Christopher Logue Analysis

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(British and Irish Poetry, Revised Edition)

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At the beginning of his literary career, while in Paris, Christopher Logue (lohg) did a certain amount of hack work for Olympia Press, including a pornographic novel, Lust (1954). On returning to London, he worked for the satirical magazine Private Eye, and a number of his pieces have been compiled in Christopher Logue’s True Stories from Private Eye (1972) and Christopher Logue’s Bumper Book of True Stories (1980).

Logue became engaged in writing film and theater scripts and in translating. His translation The Seven Deadly Sins (1986), unfortunately, did not gain the approval of the Bertolt Brecht estate. He also became interested in children’s literature, writing children’s verse and editing a number of anthologies of children’s verse, including The Children’s Book of Children’s Rhymes (1986).


(British and Irish Poetry, Revised Edition)

As an antiestablishment poet, Christopher Logue has probably found it more difficult to achieve recognition in the mainstream literary world of Britain. However, his experiments with public verse reading, including the first public poetry reading at the National Film Theatre in 1958, did create something of a stir in London in the 1950’s, when new forms of drama were also beginning to gain a following. His main recognition came first from writing for Private Eye from the 1950’s through the 1970’s, when it became the leading British satirical magazine and much feared by politicians and establishment figures and before crippling libel cases tamed it.

Logue was a middle-aged man before he won any major awards. In 1990, he won the Bernard F. Conners Prize for Poetry from the Paris Review for his poem “Kings.” In 2002, Logue’s Homer—War Music was shortlisted for the Griffin Poetry Award. His reworking of Homer’s Iliad (c. 750 b.c.e.; English translation, 1611) had caught the public eye, however, and for Cold Calls, the fifth volume of the enterprise, he received the Whitbread Poetry Prize for 2005 and was also nominated for the Whitbread Book of the Year. In 2007, he received national recognition by being made a Companion of the British Empire.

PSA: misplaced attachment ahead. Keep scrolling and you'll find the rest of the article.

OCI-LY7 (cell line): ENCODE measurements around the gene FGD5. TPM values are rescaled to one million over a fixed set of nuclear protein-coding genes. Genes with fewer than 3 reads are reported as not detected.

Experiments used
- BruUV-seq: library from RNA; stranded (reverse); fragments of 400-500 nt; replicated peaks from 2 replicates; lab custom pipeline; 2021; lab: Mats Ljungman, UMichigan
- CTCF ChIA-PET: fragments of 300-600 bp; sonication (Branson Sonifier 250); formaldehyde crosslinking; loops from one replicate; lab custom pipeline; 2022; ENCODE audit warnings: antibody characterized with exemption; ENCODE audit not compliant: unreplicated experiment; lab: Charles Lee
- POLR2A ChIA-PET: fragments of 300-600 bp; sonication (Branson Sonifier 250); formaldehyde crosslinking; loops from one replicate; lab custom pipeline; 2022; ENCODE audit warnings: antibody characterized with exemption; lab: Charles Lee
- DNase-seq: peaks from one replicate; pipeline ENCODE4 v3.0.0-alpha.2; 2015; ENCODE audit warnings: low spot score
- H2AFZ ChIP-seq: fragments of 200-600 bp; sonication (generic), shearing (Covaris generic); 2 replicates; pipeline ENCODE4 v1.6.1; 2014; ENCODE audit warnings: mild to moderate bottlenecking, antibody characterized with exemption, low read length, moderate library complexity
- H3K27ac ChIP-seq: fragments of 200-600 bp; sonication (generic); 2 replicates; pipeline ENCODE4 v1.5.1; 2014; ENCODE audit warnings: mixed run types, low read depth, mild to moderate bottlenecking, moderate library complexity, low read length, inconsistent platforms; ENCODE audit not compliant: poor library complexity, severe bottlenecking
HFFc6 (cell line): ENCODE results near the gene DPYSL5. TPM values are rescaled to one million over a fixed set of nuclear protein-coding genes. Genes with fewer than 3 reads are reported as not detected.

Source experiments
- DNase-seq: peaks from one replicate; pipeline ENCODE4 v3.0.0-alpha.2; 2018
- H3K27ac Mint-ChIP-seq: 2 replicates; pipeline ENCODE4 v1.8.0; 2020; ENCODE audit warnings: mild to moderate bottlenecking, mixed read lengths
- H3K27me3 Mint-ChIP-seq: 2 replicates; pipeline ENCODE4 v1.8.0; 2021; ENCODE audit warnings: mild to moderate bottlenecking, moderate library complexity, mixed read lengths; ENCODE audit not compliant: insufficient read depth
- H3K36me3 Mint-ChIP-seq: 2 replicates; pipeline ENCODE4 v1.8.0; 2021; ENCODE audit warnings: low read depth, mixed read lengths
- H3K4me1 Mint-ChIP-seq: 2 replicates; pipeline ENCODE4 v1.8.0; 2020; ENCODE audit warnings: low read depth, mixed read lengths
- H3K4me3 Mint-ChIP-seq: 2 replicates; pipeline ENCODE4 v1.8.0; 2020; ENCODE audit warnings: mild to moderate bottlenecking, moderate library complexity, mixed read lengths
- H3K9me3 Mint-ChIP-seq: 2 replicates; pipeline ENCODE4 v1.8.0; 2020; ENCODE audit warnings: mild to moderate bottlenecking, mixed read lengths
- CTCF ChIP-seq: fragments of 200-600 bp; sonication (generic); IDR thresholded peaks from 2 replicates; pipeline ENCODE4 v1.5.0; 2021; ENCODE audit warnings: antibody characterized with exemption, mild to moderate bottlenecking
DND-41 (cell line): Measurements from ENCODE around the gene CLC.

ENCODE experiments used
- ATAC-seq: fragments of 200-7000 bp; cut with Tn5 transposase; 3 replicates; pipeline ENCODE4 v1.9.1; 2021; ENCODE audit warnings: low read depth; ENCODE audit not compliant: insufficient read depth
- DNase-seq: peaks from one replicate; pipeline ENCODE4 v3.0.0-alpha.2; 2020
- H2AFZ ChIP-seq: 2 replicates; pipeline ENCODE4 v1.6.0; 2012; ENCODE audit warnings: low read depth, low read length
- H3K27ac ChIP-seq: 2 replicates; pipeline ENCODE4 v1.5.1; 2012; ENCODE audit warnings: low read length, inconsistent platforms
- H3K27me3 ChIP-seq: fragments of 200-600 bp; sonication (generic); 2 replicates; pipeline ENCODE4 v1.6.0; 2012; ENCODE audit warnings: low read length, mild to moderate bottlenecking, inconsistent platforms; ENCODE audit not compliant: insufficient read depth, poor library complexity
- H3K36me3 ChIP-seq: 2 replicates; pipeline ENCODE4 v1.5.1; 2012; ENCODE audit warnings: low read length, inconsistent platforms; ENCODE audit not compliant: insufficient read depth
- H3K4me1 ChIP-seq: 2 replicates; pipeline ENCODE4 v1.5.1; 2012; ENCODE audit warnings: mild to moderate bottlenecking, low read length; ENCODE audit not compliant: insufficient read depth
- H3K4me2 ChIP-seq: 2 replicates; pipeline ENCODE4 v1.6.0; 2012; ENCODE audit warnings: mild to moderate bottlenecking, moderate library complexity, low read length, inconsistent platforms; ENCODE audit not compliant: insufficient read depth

(British and Irish Poetry, Revised Edition)

Bainbridge, Charles. “The War in Heaven.” Review of Cold Calls. The Guardian, October 8, 2005, p. 18. Examines both Cold Calls and the entire War Music project, finding Logue’s translation successful in part because of the vigor and energy he brings to the story.

Carne-Ross, D. S. Classics and Translations: Essays. Edited by Kenneth Haynes. Lewisburg, Pa.: Bucknell University Press, 2010. Contains an essay examining Logue’s Patrocleia as a translation. Carne-Ross, a radio producer and classicist, helped Logue begin his work.

Leddy, Michael. “All Day Permanent Red: The First Battle Scenes of Homer’s Iliad Rewritten.” Review of All Day Permanent Red. World Literature Today 78, nos. 3/4 (September-December, 2004): 100-102. Praises the action in the poem and Logue’s ability to make the reader see it happen.

Logue, Christopher. “Logue in Vogue.” Interview by Liz Hoggard. The Observer, January 22, 2006. Logue gives a full-length interview after publication of Cold Calls, discussing his life and writing.

Ramsden, George. Christopher Logue: A Bibliography, 1952-1997. London: Stone Trough Books, 1997. The only fully annotated bibliography of Logue’s many publications, small and large, and critical and journal articles.

Underwood, Simeon. English Translators of Homer from George Chapman to Christopher Logue. London: Northcote House, 1998. Fits Logue into the English tradition of Homer translation, comparing him to Alexander Pope especially.